The Winnipeg Jets don’t need any help if they want to finish in first place in the North Division. Despite losing their past two games, they still control their own destiny in a very important quest.
Jets Right in the Thick of a Three-Way Race
With three weeks to go before the utterly unique 2020-21 season wraps up, either the Jets, Edmonton Oilers, or Toronto Maple Leafs are going to capture the first (and hopefully only) North Division crown.
Entering play Saturday, the Jets have 10 games to go and sit in second place with 57 points. That puts them six behind the first-place Toronto Maple Leafs, who have nine games to go and 63 points. The Sheldon Keefe-led squad has scuffled lately but halted a five-game losing streak with a 5-3 win over the Jets on Thursday.
Hot on both teams’ heels is the Edmonton Oilers, who have 56 points and 11 games to go.
The Jets have never finished first in their division since relocating from Atlanta prior to the 2011-12 season. The closest they came was in 2018-19, when they finished with 99 points in the Central, one point behind the Nashville Predators. Recall, the Jets controlled their own fate that season as well but fell apart down the stretch and made a disappointing first-round exit to the St. Louis Blues.
Schedule Puts Jets and Top Teams Head-to-Head
The Jets host the Maple Leafs again tonight before the Oilers come to town for two games on April 26 and April 28. The Jets will also face the Maple Leafs in their last game of the season on May 14. It would be quite the storyline if first place was on the line that night.
To finish first, succeeding in those four games — and doing what they have to do against the Montreal Canadiens, Ottawa Senators, Calgary Flames, and Vancouver Canucks, who they’ll meet in between — will be paramount.
As the old saying goes: “to be the best, you’ve got to beat the best.”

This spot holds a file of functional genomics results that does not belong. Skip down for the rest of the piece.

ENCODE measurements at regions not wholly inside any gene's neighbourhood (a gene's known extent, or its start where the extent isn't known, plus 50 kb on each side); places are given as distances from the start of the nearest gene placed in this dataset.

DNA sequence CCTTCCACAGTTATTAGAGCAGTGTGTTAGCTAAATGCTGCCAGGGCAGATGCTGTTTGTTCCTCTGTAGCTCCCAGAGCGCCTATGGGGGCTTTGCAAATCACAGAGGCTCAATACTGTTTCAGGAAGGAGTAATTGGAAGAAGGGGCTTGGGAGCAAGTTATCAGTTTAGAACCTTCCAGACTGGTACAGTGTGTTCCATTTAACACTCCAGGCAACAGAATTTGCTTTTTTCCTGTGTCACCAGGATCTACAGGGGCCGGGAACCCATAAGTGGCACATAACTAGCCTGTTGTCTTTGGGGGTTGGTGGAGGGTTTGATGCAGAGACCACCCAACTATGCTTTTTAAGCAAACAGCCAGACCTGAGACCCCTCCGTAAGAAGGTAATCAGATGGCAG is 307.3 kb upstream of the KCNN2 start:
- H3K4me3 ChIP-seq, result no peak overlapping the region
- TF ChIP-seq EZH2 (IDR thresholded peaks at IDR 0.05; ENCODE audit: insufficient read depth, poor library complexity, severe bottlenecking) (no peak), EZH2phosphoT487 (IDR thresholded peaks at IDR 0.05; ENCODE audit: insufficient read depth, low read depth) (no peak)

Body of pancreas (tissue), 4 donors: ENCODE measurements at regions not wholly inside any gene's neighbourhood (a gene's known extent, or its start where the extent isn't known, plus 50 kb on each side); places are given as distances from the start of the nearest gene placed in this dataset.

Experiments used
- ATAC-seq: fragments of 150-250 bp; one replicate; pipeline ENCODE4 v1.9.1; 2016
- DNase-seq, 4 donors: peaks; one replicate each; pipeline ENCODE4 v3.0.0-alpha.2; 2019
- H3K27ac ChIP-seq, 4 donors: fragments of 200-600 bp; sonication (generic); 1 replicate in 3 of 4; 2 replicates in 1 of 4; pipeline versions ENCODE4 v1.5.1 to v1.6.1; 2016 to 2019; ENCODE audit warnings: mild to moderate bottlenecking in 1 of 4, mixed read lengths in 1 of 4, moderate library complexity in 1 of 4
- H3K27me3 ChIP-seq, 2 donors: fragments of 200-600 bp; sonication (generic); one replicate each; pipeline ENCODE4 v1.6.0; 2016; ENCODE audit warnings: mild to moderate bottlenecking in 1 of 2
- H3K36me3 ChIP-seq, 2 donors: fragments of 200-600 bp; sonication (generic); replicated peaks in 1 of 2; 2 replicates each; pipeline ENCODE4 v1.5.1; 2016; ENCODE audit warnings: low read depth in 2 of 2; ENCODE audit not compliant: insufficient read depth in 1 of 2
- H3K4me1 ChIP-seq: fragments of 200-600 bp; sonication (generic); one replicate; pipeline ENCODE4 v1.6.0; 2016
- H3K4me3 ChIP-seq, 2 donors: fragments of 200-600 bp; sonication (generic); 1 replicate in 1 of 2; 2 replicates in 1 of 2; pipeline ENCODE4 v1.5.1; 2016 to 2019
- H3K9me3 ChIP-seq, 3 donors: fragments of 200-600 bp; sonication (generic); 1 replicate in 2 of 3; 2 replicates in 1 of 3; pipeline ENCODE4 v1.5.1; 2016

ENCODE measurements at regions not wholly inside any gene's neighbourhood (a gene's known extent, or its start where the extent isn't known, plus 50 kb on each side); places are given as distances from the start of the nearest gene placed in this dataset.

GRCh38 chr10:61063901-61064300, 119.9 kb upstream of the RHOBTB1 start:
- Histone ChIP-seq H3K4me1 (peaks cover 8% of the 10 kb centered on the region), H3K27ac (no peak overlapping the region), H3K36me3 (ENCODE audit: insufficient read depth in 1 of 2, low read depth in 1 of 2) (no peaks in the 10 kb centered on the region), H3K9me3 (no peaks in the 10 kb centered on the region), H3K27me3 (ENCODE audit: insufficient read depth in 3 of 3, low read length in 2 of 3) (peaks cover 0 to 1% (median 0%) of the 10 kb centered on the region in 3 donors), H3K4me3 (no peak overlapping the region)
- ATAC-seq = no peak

Finishing First is Important…
And not just because it’d be neat to be the first-ever North Division champion and have a new banner hanging from the rafters of Bell MTS Place. It’s so the Jets can face the Canadiens and avoid a match up with the Maple Leafs or Oilers in the first round.
The Canadiens will finish fourth barring a meteoric rise or epic collapse, as they’re well clear of the fifth-place Flames with a game in hand. The Jets have done well against the Canadiens this season, posting a 6-2-0 record against them. Most recently, they won both games of a two-game set at the Bell Centre on a five-game road trip.
The Jets have done alright against the Maple Leafs, going 3-3-2. However, despite the Leafs’ recent struggles and historic lack of playoff success — they haven’t won a series since 2004, when this author was nine and Mats Sundin was in his prime — they’re still a deep and scary squad, with Mitch Marner, Auston Matthews, William Nylander, and others. They certainly showed some swagger and skill on Thursday.
The Jets have done poorly against the Oilers, going 2-5-0 thus far. They’ve dropped the last four straight in regulation against McDavid and company and have scored just five goals in those games. McDavid and Leon Draisaitl have eaten Mark Scheifele’s line for lunch, goaltender Mike Smith has gobbled up nearly all the rubber sent his way, and the Oilers stifling defense has left the Jets starving for chances.
“The fight for first place — really important,” head coach Paul Maurice said Wednesday of the games ahead. “(The Maple Leafs and Oilers) are now potentially first-round opponents, so you’re constantly measuring, finding out what they’re trying to do to expose your game, what you’re trying to do to them, weighing those, they’ll be important.”
Jets Have No Excuses for Subpar Play Down the Stretch
They’re nearly completely healthy, with captain Blake Wheeler back in the lineup after missing six with a concussion but Adam Lowry possibly out after taking a dirty headshot from Alex Galchenyuk. They’re a deep team with offensive threats throughout the lineup. They’ve got the reigning Vezina Trophy-winner in Connor Hellebuyck between the pipes.
They don’t need outside help. They simply need to help themselves to the opportunity sitting in front of them.
Declan Schroeder is a 26-year-old communications specialist and freelance journalist in Winnipeg, Manitoba. He holds a diploma in Creative Communications with a major in journalism from Red River College and a bachelors in Rhetoric and Communications from the University of Winnipeg.
Deeply rooted in the city’s hockey culture, the original Jets skipped town when he was two and the 2.0 version came onto the scene when he was 17.